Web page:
The exhibition is on until June, so there’s plenty of time to see it. I know I’ll be going back!

Things a Bright Girl Can Do by Sally Nicholls


This month marks the 100th anniversary of women’s right to vote in Britain (well, some women – you had to be over 30) and in order to celebrate I have bought a nice stack of books about the suffragette movement. The first I’ve read is this wonderful young adult book by Sally Nicholls, which details the lives of three young Londoners from different social backgrounds who become involved in the movement. Evelyn is from an upper middle class family who lives in Hampstead; clever and ambitious, she is furious that her brother can go to university and have a profession, while she has to stay at home. Her parents plan on her marrying her childhood sweetheart, Teddy, and settling down for a nice suburban life of children and charity committees, but Evelyn can’t imagine anything worse. The suffragettes offer her an escape route, something to fight for, and a way to feel alive. Meanwhile, in Bethnal Green, May lives in straightened circumstances with her intelligent, independent and politically active mother, who is passionate about the suffragette movement. May loves joining her mother on the suffragette trail, and has plenty of idealistic views about what every woman should be prepared to do for the cause. However, her views become challenged when she meets Nell, a local girl living in the slums with her family, whose involvement with the suffragettes is no less passionate, but tempered by the day-to-day practicalities of having to earn a living and find food for the family table. May and Nell soon realise that they are attracted to one another sexually, but as the suffragette movement becomes more violent and war becomes ever closer on the horizon, the differences in their social situations and understanding of the world begins to form fissures in their relationship.

As the fight for political freedom develops, and becomes more desperate and violent, each of these three young women have to come to a decision about what they personally can stand to sacrifice, and how far they can commit to a cause that increasingly looks to be futile. Evelyn longs to make a stand, to go to prison and join the hunger strikers, but will it be worth the pain and shame to her family, and risking her relationship with Teddy? When Nell takes a job that goes against the morals of the suffragettes, May is furious and accuses Nell of not having the courage of her convictions, but May soon has to learn that convictions don’t put food on the table, and how long can one expect people to suffer for a cause that may never be won? This is as much a book about the conflict between self and society, reality and ideals as it is about the suffragette movement, and I found it incredibly thought provoking. The relationship between May and Nell was particularly well-drawn, with the exploration of the fundamental gulf in understanding between them of the reality of each others’ lives a real microcosm of the problems we all face in a world where half wants to impose their ideals on the other with no appreciation of the reality those others face.  I so enjoyed how Nicholls deftly dealt with the fact that the suffrage movement was not a united front precisely due to the reality that not all women’s lives are the same, and even though this is a book designed for teenage readers, she doesn’t shy away from the complex and problematic nature of political and social beliefs and the conflict we all face in trying to live out our ideals in a world that is far from it.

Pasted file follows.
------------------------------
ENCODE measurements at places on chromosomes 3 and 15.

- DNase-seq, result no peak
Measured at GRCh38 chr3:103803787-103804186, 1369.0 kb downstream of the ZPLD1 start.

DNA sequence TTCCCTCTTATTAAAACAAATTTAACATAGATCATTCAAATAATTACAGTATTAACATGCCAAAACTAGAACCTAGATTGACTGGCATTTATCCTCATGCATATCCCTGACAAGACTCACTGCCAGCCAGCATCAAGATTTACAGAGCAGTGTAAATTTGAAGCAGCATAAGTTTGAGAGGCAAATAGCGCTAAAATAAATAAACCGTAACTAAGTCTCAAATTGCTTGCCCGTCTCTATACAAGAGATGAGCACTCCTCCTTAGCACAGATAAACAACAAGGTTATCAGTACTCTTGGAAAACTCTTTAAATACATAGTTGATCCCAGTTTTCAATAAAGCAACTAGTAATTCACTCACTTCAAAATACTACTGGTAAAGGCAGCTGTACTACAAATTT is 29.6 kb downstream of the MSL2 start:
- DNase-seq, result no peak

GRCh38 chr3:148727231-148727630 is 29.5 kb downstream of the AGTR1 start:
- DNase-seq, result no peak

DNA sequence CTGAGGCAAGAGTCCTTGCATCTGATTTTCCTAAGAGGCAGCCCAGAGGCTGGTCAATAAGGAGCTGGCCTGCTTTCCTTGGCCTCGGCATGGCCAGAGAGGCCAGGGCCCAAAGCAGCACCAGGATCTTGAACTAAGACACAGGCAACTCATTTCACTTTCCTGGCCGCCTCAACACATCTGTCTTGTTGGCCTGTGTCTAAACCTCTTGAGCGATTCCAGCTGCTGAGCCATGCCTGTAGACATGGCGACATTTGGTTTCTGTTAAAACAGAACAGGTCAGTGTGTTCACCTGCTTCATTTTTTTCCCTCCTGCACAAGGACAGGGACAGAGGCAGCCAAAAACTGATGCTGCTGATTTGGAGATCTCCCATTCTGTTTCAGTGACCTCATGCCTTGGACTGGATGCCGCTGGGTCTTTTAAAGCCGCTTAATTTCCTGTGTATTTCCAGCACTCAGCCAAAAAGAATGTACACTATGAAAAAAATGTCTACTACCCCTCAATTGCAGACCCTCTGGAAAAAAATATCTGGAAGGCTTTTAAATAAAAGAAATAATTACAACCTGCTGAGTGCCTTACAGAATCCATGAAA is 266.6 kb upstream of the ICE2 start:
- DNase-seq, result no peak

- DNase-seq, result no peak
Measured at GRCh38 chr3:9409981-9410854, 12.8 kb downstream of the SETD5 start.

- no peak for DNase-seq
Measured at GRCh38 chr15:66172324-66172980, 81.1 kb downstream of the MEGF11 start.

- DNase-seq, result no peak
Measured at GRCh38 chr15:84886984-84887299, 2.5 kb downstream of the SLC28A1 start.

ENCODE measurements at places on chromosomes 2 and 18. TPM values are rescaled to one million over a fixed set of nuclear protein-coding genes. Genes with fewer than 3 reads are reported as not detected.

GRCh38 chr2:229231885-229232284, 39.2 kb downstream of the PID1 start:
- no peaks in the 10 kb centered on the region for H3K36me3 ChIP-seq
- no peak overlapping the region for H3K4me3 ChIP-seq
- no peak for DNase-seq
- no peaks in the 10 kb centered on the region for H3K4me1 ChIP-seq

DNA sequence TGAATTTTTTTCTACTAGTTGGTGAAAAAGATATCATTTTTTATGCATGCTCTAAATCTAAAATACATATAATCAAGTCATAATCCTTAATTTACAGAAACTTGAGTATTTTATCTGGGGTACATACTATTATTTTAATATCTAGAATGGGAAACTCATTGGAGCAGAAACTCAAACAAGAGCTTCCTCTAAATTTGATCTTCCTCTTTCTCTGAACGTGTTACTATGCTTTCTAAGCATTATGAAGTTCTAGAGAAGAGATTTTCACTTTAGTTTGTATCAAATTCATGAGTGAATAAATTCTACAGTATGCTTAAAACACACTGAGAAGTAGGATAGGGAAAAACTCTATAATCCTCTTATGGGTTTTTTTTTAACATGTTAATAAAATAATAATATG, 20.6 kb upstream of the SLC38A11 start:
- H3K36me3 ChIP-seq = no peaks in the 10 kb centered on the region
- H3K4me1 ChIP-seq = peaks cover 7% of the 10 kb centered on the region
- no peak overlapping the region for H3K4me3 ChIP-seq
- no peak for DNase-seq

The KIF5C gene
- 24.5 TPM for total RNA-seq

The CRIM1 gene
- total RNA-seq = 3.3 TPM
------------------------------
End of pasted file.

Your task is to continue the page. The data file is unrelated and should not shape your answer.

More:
I read this book largely because I wanted to see if it would be suitable for my students to read, and I was surprised by how much I thoroughly enjoyed it. It’s definitely not just for teenagers, though if you do have teenagers – or are a teacher – and are thinking about giving this to them to read, please be aware there is some quite explicit sexual content in the earlier chapters that I would say makes this more appropriate for 13+. I’ll definitely be giving this to my students and can’t wait to see what they make of it. It’s a brilliant alternative view to the suffragette movement, and I particularly enjoyed that Nicholls also explores the impact of WWI towards the end of the book, which really shows the hardships faced by the poor who lost jobs and male incomes and suffered terribly in the early months before proper systems were put in place. I had no idea how involved the suffragettes had been in these working class communities, supporting women and starting kitchens and enterprises, and this is something I now want to find out more about. I’ve got two non-fiction suffragette books waiting in the wings to read: Jane Robinson’s Hearts and Minds and Diane Atkinson’s Rise Up Women!, though they will be probably be gathering dust for a little while as I’m studying a very reading intense course at university this term, as well as juggling applying for a PhD…it’s all go at Book Snob HQ! If you want to celebrate the centenary in your area, this article lists events and exhibitions in major cities across the UK. Also, one of the books that made it into my top 15 of 2017, and also features women fighting to live an alternative life of their choosing in the face of societal pressure, Miss Boston and Miss Hargreaves by Rachel Malik, is out this month in paperback (my review is here). Please do have a read if you haven’t already. Rachel Malik is speaking at Waterstones in North London on Friday 23rd February and I shall be going along to listen – it would be lovely to see some readers there!